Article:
Aberdeen Salary Task Force members question if money buys quality

Members of Aberdeen's Salary Task Force didn't exactly get what they had requested for their meeting Monday – salaries for elected officials in comparable municipalities.

And, regardless of how much pay may in fact be justified for the offices of mayor and city council members, some task force members were quick to point out that more money won't necessarily buy more quality in the people who run for those offices.

To start the task force's second meeting, held in the second floor conference room of city hall, City Manager Doug Miller gave packets to each member of the task force containing information that the commission requested at last week's meeting. The packets included historical data for previous councils' salaries as well as the activities current council members participate in, such as various committees and boards.

Miller had trouble, however, providing salary information for comparable municipalities in Maryland, citing the services that the city provides in addition to the presence of Ripken Stadium and Aberdeen Proving Ground.

"In Maryland, it's hard to compare apples to apples," Miller said, noting that comparable cities like Greenbelt might have similar population sizes, but don't provide services like water and sewer.

Commission member Lance Hersh sought to determine what kind of candidates the city is seeking to attract for the offices of mayor and council, saying that the current salary structure does not reflect the time commitment required and excludes small business owners, among others.

"This is a job that takes dedication, vision, it takes a lot more than just going to a meeting," Hersh said. "And I think what we've had for the last three or four candidates; we've had good mayors."

"What I'm basically saying is I don't think it's fair for us as citizens to sit and here and eliminate 50 or 60 or 70 percent of this population because of the requirements that this job presents itself by the hours," Hersh added.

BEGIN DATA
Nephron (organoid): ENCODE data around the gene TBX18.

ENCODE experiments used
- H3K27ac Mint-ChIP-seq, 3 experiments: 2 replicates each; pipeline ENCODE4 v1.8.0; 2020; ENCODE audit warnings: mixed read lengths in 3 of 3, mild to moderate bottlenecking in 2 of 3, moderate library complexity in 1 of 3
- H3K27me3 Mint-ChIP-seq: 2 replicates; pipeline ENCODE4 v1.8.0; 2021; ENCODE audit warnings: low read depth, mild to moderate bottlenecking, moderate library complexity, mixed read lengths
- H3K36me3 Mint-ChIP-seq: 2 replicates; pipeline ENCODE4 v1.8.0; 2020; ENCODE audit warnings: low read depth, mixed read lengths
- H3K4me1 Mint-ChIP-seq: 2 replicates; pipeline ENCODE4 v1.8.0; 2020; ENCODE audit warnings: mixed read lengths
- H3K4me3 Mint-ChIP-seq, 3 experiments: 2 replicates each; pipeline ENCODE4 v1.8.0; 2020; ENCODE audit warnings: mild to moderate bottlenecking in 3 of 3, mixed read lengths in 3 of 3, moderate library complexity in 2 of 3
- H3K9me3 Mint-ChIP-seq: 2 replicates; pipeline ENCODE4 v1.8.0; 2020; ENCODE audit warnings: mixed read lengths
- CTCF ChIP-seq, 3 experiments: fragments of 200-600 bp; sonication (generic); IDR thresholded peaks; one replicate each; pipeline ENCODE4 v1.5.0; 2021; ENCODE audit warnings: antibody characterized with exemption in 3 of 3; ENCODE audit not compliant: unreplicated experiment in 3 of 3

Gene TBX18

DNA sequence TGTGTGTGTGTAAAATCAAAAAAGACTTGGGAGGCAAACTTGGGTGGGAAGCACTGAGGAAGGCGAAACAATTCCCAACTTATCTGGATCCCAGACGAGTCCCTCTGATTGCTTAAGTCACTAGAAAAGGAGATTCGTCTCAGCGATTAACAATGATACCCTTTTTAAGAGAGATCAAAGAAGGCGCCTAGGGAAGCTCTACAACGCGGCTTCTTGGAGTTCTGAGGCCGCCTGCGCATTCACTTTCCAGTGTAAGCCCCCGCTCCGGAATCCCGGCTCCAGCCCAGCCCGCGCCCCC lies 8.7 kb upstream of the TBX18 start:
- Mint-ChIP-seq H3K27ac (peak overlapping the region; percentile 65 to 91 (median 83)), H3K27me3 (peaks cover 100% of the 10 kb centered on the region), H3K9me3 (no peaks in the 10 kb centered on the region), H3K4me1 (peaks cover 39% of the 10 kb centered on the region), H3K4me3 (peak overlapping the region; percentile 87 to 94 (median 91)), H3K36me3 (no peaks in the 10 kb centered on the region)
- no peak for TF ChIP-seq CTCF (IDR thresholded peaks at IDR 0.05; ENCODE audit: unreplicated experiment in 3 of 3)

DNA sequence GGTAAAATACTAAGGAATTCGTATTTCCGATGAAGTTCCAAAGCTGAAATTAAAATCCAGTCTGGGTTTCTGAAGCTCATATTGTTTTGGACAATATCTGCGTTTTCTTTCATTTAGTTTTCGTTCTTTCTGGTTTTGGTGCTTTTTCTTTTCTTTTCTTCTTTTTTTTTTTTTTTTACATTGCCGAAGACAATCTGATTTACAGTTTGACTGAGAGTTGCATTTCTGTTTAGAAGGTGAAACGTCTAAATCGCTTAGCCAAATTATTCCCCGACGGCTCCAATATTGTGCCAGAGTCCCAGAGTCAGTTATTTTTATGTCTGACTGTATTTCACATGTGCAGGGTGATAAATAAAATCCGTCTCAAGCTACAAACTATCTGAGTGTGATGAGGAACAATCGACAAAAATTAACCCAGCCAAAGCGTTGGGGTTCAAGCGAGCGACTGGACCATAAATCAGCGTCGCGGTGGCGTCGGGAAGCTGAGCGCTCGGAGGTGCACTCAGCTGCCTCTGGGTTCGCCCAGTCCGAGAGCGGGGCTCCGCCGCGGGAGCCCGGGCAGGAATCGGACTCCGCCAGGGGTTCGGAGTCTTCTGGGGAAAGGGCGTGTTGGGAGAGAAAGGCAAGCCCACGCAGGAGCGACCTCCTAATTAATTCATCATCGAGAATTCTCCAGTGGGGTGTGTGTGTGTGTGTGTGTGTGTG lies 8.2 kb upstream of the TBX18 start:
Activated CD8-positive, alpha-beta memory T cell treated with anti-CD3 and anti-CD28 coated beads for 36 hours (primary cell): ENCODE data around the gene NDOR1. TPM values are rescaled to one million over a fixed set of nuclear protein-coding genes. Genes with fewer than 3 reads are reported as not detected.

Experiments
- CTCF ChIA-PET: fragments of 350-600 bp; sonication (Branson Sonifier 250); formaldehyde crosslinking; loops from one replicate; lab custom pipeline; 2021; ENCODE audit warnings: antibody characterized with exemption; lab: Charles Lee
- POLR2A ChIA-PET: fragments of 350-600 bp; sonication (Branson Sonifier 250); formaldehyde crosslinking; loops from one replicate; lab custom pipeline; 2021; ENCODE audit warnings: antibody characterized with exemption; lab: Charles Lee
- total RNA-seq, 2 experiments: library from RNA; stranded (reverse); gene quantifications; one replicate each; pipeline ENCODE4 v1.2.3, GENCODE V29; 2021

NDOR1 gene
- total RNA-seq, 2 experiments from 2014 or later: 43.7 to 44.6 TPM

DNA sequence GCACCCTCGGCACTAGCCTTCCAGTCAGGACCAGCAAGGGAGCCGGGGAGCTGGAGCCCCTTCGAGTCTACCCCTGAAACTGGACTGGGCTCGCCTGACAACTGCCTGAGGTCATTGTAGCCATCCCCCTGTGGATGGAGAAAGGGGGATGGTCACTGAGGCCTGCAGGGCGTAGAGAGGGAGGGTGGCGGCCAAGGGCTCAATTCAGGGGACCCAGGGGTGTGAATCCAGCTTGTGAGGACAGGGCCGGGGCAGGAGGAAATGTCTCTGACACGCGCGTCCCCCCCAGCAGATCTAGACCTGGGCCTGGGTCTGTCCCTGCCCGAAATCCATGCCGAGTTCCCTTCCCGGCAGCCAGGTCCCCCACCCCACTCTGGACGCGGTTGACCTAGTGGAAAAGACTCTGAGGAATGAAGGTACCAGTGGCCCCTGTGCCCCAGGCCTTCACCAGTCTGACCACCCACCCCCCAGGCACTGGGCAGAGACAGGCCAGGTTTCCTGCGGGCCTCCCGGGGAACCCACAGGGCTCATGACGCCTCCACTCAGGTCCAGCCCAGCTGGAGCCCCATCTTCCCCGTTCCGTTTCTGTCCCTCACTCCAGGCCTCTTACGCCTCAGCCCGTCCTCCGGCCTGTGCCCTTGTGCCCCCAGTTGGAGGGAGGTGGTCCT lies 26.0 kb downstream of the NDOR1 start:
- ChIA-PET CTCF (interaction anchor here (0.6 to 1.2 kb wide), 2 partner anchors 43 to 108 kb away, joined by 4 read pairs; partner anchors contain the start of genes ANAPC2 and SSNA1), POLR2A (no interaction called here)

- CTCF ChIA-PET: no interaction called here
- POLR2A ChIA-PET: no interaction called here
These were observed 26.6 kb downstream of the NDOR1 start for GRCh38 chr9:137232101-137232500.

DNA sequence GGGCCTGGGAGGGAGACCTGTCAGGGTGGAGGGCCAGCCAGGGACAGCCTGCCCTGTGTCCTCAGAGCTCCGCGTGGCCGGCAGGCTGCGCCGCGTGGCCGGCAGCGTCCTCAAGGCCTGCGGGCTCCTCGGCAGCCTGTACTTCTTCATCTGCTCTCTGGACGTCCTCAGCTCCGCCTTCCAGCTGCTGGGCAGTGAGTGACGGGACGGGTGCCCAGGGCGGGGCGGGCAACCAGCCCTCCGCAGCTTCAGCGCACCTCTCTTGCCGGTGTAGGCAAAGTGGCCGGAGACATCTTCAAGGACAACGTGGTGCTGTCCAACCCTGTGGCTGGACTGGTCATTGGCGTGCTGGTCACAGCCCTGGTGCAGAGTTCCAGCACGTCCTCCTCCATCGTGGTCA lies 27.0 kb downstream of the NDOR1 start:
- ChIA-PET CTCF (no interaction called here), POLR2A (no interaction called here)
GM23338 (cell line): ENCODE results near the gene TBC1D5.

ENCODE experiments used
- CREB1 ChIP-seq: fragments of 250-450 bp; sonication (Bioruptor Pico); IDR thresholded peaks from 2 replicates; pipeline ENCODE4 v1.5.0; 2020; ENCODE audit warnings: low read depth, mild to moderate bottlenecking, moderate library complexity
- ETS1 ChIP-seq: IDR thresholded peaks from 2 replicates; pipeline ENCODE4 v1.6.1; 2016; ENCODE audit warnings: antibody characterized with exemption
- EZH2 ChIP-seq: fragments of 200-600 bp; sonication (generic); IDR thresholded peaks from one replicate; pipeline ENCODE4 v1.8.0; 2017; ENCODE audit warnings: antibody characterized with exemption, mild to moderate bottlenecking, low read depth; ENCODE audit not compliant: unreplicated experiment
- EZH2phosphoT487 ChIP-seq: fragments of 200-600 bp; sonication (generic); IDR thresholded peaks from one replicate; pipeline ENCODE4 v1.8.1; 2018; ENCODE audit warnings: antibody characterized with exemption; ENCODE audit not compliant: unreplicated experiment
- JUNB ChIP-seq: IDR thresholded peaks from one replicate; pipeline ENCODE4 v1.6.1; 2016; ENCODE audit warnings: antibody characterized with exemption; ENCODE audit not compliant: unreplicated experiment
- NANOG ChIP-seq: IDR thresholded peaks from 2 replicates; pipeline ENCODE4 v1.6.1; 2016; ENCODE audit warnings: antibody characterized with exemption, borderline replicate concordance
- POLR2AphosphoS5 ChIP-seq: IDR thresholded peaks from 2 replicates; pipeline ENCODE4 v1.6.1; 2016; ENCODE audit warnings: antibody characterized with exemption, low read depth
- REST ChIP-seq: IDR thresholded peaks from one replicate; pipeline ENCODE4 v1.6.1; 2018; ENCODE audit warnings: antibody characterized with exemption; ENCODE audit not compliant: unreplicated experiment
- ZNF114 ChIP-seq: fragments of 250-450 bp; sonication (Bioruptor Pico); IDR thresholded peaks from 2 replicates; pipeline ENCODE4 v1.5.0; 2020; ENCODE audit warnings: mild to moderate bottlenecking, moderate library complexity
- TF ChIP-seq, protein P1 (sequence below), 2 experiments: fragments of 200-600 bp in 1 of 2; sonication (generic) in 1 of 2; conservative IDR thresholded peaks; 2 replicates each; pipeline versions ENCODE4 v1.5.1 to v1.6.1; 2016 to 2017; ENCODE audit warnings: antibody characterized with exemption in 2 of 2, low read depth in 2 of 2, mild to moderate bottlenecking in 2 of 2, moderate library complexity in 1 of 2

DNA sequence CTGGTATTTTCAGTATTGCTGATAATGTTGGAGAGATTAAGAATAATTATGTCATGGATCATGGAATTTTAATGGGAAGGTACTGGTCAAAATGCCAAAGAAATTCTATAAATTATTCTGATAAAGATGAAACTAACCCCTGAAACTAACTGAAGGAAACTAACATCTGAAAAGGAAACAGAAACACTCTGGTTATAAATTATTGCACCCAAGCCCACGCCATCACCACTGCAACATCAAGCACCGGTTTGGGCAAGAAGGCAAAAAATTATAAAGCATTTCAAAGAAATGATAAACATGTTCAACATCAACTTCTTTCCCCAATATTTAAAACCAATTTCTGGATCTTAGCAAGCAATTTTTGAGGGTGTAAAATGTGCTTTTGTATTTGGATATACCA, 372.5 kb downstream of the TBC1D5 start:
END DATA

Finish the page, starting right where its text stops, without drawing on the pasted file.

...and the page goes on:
Ed Budnick had a different perspective.

"I'll say that I don't think it's fair for us to sit here and open it up to everyone in the world because of a huge salary increase," Budnick said. "I just don't think you buy professionalism in the city."

Mark Schlottman said that a higher salary doesn't guarantee quality in his view, either.

"I don't think in an elected position, paying people more guarantees you smarter people," Schlottman said, adding that he had worked on a number of political campaigns and had never heard a single candidate discuss their own pay.

Miller did not provide data concerning salary changes for all of the other city employees, which the task force had also requested, but said he would do so for the next meeting.

After Miller left to let the members talk among themselves, Budnick said the salary information regarding all city employees is vital for him to make any sort of decision on a salary increase for the mayor and council.

"I am not going to sit here and give the mayor a 400 percent raise when everybody that works in this city has had 7 percent over the last 24 years," Budnick said, adding that he was giving an arbitrary number for city employee raises since he didn't have actual data.

"I have to have all of this information lined up for me. That's how I do business," Budnick added. "I have to understand where we were here and where we are now, and where everybody in this system has been affected, either positively or negatively."

The commission also agreed to ask Miller for the council's criteria for the original ordinance proposing that the mayor's salary be raised from $10,000 per year to $24,000, and council members' salaries from $7,500 per year to $12,000.

Although Miler did not furnish comparable municipal elected officials salaries for Monday's meeting, the salaries of the elected officials in Harford County's other two municipalities are already significantly less than those in Aberdeen.

The mayor of Havre de Grace earns $7,800 annually and city council members get $5,200. In Bel Air, members of the Board of Town Commissioners are paid $4,800 annually, with the board chairman — who holds the ceremonial title of mayor — receiving $6,000 annually.

Before the meeting came to a close, the members voted to appoint Schlottman as their chairman and agreed to meet next Monday, July 15, at 6 p.m. Former council president Mike Hiob and his wife, Barb, attended the meeting.

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